Bedlam, the estimable theater company founded in 2012, has a reputation for reinvigorating classic texts with a combination of raw energy and incisive interpretation. At its best, Bedlam distills a work to its bare essence using a small cast to reveal the play’s soul, which apparently had always been hiding in plain sight. Their production of Saint Joan, for instance, employed just four actors and revealed the vigor and immediacy within Shaw’s verbosity. The same four actors performed Hamlet as a giddy romp that also succeeded in finding new depths of pathos and urgency. And their adaptation of Sense and Sensibility managed to plumb the theatricality from Jane Austen’s 19th-century novel with 21st-century showmanship.
Bedlam’s latest production, Uncle Romeo Vanya Juliet, described in the show’s publicity as a mash-up of Uncle Vanya and Romeo and Juliet, takes a different approach. Rather than burrowing into the separate plays for new subtextual insights, the adaptation by Kimberly Pau looks outside of the texts for inspiration. The dramaturgical merging attempts to show how the classic works complement each other through their über-textual parallels. The final result, unfortunately, is as ungainly as the show’s title. The production ultimately numbs Chekhov’s aching anguish and neuters Shakespeare’s romantic poetry.
Actually, the mash-up designation is rather misleading. While one might expect this appellation to be a classical cocktail mixed with equal parts Vanya and equal parts Romeo and Juliet, the primary focus is essentially on the former. Pau has provided a script that is a generally faithful version of Chekhov’s play with just two eliminated characters (Vanya’s mother and Sonya’s former nanny), but the rest of the existentially afflicted individuals are all present.
For the first two thirds of Uncle Romeo Vanya Juliet, directed by Eric Tucker, audiences can expect a fairly straightforward interpretation of Chekhov’s masterwork. For those unfamiliar with the plot, the lives of Vanya (Edmund Lewis) and Sonya (Susannah Millonzi) are thrown into turmoil with the arrival of Sonya’s father and pedantic professor, Serebryakov (Randolph Curtis Rand), and his young wife, Yelena (Zuzanna Szadkowski). Astrov (Tucker), the neighboring doctor and dabbler in botany, has become a permanent fixture in the home, and his passionate love for Yelena wreaks emotional havoc on the household.
Vanya also loves Yelena, and both Sonya and Yelena love Astrov, and although no one dies as a result of star-crossed passions, their fates are even worse: except for the haughty professor, the characters will presumably live in eternal misery and loneliness.
In Bedlam fashion the proceedings are punctuated with cheeky anachronisms and choreographed chaos. When Vanya threatens Serebryakov with a gun, for example, the characters scream that he is “going postal,” and Yelena has a momentary daydream/dance break underscored by the 1980s lovers’ anthem, “Total Eclipse of the Heart.” Moments of emotional turmoil are highlighted with actors forcefully rolling set pieces into and out of the playing space. (John McDermott’s scenic design, which playfully creates a Russian estate with moveable birch trees, office furniture, and an iconic samovar, is spot-on.)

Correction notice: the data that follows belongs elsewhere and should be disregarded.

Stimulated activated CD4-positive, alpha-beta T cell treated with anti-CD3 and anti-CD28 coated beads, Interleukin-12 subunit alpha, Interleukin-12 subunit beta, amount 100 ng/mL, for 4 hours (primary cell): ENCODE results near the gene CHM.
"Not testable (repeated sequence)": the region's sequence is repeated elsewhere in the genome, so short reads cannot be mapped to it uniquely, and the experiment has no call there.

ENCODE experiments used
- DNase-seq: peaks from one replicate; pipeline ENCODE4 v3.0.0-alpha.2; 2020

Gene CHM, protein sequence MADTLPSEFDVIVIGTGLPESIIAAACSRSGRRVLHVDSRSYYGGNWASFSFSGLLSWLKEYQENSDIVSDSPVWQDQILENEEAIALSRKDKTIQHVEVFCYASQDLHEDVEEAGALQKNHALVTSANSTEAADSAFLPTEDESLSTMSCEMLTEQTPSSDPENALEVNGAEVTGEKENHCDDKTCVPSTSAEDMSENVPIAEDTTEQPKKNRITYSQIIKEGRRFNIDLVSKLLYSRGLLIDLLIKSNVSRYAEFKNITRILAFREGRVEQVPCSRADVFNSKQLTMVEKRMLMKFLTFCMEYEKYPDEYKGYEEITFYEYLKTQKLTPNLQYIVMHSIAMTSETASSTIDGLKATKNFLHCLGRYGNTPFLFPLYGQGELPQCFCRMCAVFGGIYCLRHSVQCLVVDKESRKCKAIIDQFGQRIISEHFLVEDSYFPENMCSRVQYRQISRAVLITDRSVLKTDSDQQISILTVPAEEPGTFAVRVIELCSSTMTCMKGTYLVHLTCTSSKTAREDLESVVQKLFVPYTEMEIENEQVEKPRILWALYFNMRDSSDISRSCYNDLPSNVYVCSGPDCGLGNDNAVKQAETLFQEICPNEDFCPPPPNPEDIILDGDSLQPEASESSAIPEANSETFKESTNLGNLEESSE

The Romeo and Juliet tangents offer little in the way of emotional or intellectual illumination. At times, there are moments of cleverness, such as in a reference to Vanya’s dream. This prompts Astrov to metamorphose into Mercutio and recite his well-known Queen Mab monologue. There is also an extended riff late in the play in which Vanya fantasizes about killing Serebryakov, and the characters assume an alternative reality. Vanya/Romeo and Yelena/Juliet are romantically tragic in ways that undercuts the quotidian tragedy that Chekhov presents.
If the amalgamation does not effectively serve Chekhov’s and Shakespeare’s works, the five-member ensemble (with an on-stage musician, John Coyne, who masterfully accompanies the cast in periodic Russian folksongs) tears into the material. Alternating between rough-and-tumble acting and broad comedy, each actor also has quiet moments to show the sense of solitude just under the surface.
Les Dickert’s impressive lighting (with a special nod to the birch trees with red fairy lights) and Charlotte Palmer-Lane’s mix of contemporary and period-inflected costumes (including putting Yelena/Juliet in a white wedding dress for most of the second act) provide a waking dreamlike quality to the proceedings.
Chekhov purists might be more inclined to see the current production of Uncle Vanya across town at Hunter College. Richard Nelson’s spare, quiet production seems more radical in its simplicity. The Bedlam production needlessly and regrettably complicates the play with its infusion of dramatic schizophrenia.
Uncle Romeo Vanya Juliet plays through Oct. 28 at A.R.T./New York Theatres Mezzanine Theatre, 502 W. 53rd St. Evening performances are at 7 p.m. Tuesday and Thursday through Saturday; matinees are at 2 p.m. Wednesday, Saturday and Sunday. For a performance calendar and tickets, visit bedlam.org.